Global (often written in all capitalized letters as GLOBAL) is a brand of cutlery products made by Yoshikin of Japan. Their selection of knives are known for their distinctive one piece, molybdenum/vanadiumstainless steel design. These are considered premium level products with a single knife often costing upwards of $100 (USD). Global products can often be found at specialty cooking retailers.
Compared to conventional European knives such as PUMA,J. A. Henckels or Wusthof, Global knives are made from a significantly harder alloy of steel, use a thinner blade thickness, and are ground to a narrower angle. This produces an extremely sharp knife which keeps its edge longer and allows for more accurate work, but takes longer to sharpen when it becomes dull. Because of this, the manufacturer recommends using whetstones and ceramic sharpening rods as opposed to the European sharpening steel. In addition, Global knives are renowned for their surprisingly light weight and even balance, a trait achieved by hollowing out the handle during production.
Global, styled also as Global with Matthew Amroliwala (as of 8 September 2014), is a news programme on BBC World News that premiered on 14 January 2013 with the relaunch of the channel from Broadcasting House. The programme was hosted initially by Jon Sopel who joined the channel from the domestic BBC News channel. Sopel regularly presented the programme on location around the world and in this case it is broadcast in part on the BBC News channel. Sopel was promoted to North America Editor in 2014, and was succeeded in September by Matthew Amroliwala.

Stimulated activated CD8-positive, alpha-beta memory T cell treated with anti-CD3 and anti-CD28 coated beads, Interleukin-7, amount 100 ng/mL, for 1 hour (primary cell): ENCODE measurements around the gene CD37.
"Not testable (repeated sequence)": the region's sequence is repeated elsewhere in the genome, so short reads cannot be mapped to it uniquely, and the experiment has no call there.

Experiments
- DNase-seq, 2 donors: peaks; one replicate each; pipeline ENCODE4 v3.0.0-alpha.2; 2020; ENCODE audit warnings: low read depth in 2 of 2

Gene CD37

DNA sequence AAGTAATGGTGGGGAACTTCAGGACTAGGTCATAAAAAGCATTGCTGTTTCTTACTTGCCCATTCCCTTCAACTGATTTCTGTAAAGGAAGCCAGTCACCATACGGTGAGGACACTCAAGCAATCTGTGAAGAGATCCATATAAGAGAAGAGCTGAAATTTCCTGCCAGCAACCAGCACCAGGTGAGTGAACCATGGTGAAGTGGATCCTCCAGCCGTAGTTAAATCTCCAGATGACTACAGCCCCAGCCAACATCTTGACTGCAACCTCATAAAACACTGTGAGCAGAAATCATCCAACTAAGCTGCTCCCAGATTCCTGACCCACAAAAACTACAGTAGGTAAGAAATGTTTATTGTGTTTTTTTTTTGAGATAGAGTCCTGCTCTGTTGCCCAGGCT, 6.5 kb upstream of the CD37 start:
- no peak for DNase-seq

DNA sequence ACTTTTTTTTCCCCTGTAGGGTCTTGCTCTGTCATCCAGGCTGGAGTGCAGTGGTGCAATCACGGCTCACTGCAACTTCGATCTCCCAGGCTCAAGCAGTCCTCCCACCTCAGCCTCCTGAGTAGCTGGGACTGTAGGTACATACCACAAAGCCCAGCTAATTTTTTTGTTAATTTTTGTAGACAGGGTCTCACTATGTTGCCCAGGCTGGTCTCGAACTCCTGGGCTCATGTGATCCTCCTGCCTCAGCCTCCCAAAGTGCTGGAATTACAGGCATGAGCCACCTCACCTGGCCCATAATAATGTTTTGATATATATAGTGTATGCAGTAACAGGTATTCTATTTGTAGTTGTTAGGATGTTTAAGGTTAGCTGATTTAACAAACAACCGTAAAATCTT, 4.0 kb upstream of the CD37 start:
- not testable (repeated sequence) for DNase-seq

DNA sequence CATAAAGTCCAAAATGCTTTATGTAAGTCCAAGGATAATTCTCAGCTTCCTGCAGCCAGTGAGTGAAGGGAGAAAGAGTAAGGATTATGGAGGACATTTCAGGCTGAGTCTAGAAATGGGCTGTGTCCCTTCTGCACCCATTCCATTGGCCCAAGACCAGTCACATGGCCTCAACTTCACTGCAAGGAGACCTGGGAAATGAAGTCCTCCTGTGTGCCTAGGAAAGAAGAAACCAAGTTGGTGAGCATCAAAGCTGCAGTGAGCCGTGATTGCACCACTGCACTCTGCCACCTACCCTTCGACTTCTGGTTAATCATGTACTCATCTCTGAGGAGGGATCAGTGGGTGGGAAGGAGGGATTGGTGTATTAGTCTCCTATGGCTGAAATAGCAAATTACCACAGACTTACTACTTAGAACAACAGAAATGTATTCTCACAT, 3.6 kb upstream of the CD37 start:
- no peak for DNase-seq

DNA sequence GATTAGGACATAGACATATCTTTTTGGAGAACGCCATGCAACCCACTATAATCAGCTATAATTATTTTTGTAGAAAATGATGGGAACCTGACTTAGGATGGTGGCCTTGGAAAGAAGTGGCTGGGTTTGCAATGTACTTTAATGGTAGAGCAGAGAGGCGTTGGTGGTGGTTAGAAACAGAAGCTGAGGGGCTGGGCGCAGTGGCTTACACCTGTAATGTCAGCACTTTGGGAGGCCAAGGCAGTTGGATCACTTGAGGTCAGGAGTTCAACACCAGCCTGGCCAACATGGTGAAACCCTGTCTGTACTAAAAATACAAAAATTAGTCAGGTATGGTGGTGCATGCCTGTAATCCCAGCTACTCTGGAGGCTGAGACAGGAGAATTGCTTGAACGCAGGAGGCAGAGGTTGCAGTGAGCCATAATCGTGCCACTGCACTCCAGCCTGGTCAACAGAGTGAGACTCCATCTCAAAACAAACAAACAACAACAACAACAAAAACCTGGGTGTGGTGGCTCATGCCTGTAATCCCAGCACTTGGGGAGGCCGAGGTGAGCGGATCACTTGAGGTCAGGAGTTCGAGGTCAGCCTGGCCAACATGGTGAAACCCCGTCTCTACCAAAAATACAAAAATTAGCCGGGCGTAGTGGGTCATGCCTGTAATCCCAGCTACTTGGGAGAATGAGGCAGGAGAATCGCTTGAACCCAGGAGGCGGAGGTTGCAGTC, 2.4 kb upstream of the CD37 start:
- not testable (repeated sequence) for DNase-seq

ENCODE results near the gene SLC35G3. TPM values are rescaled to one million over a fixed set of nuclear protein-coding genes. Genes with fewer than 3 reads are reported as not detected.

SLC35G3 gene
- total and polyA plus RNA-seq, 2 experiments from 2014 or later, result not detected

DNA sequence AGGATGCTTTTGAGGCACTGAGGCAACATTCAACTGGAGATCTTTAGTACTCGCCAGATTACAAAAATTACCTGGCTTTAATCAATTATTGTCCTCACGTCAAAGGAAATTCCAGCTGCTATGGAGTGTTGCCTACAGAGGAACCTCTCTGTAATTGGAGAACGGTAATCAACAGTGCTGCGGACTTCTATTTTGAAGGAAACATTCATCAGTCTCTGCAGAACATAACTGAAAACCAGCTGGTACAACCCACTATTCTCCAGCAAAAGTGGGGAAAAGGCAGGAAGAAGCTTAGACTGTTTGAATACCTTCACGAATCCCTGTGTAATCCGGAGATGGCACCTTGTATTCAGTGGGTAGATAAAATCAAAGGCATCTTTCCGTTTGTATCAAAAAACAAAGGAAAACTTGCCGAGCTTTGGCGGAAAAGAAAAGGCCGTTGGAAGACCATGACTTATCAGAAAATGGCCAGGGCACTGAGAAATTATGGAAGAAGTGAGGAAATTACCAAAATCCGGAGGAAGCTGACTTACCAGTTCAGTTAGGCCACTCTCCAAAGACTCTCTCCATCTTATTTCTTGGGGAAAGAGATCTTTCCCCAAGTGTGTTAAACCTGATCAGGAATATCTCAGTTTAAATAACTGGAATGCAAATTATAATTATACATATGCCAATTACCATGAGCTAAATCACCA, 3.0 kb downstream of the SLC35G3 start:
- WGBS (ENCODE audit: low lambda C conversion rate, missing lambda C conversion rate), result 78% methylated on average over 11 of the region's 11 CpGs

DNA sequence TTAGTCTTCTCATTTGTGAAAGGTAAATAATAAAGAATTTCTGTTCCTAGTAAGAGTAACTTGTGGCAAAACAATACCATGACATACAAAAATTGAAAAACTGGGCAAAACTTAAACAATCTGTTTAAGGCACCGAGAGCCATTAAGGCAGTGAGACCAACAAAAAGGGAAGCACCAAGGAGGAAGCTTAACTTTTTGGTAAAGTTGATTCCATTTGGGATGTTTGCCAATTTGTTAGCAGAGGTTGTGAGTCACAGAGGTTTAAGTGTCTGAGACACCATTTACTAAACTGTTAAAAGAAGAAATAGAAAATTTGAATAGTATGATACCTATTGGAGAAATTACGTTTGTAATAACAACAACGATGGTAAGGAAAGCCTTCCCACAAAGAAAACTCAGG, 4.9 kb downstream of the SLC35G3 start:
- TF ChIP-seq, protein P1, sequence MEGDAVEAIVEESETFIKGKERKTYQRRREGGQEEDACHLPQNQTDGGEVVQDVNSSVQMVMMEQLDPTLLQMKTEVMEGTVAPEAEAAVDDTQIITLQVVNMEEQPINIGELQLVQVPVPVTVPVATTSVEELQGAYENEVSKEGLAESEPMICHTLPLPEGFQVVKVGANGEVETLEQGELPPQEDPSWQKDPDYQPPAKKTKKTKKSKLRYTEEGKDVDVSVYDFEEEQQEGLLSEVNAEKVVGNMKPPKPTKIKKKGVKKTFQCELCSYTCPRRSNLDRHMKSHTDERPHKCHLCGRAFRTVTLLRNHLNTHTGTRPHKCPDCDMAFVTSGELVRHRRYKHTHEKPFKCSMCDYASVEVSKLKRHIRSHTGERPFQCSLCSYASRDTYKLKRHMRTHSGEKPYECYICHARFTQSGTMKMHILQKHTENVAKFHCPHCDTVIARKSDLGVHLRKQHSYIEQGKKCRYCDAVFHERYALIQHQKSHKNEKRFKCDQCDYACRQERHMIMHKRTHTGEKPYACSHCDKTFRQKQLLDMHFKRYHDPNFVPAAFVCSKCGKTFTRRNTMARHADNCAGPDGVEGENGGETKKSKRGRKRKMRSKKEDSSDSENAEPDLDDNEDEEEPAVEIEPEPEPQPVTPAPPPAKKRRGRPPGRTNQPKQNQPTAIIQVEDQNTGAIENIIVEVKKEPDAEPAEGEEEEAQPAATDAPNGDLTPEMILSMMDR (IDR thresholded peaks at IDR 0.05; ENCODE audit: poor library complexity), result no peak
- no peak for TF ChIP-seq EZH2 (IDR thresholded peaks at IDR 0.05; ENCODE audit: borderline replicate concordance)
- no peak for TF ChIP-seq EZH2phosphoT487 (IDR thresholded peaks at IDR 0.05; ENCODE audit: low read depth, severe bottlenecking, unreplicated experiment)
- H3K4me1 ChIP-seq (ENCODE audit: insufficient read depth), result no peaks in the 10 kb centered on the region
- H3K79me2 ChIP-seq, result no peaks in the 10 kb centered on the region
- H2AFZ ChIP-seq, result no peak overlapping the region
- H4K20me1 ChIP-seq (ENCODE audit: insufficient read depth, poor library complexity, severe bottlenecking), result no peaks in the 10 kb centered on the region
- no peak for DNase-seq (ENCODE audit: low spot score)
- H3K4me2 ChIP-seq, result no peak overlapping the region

Global replaced The Hub, which originally was an edition of World News Today and served as a news 'nerve centre' for South Asia and the Middle East, providing both the headlines, and detailed analysis of the global news agenda.
When Jon Sopel presented, the title sequence ends by stating 'Global with Jon Sopel'. However, when he does not, as he is often on assignment, the titles only show 'Global', regardless of the replacement presenter. This only happens if he isn't reporting from a location on a topic covered in the show.
The casinocomputer virus is a malicious virus that upon running the infected file, copies the File Allocation Tables (FATs) to random-access memory (RAM), then deletes the FAT from the hard disk. It challenges the user to a game of Jackpot of which they have 5 credits to play with, hence the name. No matter if they win or lose, the computer shuts down, thereby making them have to reinstall their DOS. The message it shows when it challenges you read(s):
The casino computer virus activates on the 15th of January, April, August.
Displayed from an overhead perspective, there are three card games to choose from: blackjack, five-card stud poker, and poker solitaire. Except for poker solitaire, each game always has the computer as the dealer, and bets are made by rotating the wheel on the controller and then pressing the button.
There are two different blackjack games: Game 1 allows for up to two players and hand splitting, and Game 2 allows for up to four players yet there is no hand splitting. There are variations in the game depending on the setting of the difficulty switches. If the left switch is set to "A", the computer will shuffle after 34 hands, and if set to "B", the computer will shuffle after every hand. If the right switch is set to "A", the dealer will stay (not draw anymore cards) after drawing a 17, and if set to "B", the computer will stay after drawing an 18 or better. Furthermore, the player will win if he draws the maximum amount of cards; in Game 1, that is three or eight hits, and in Game 2, three hits.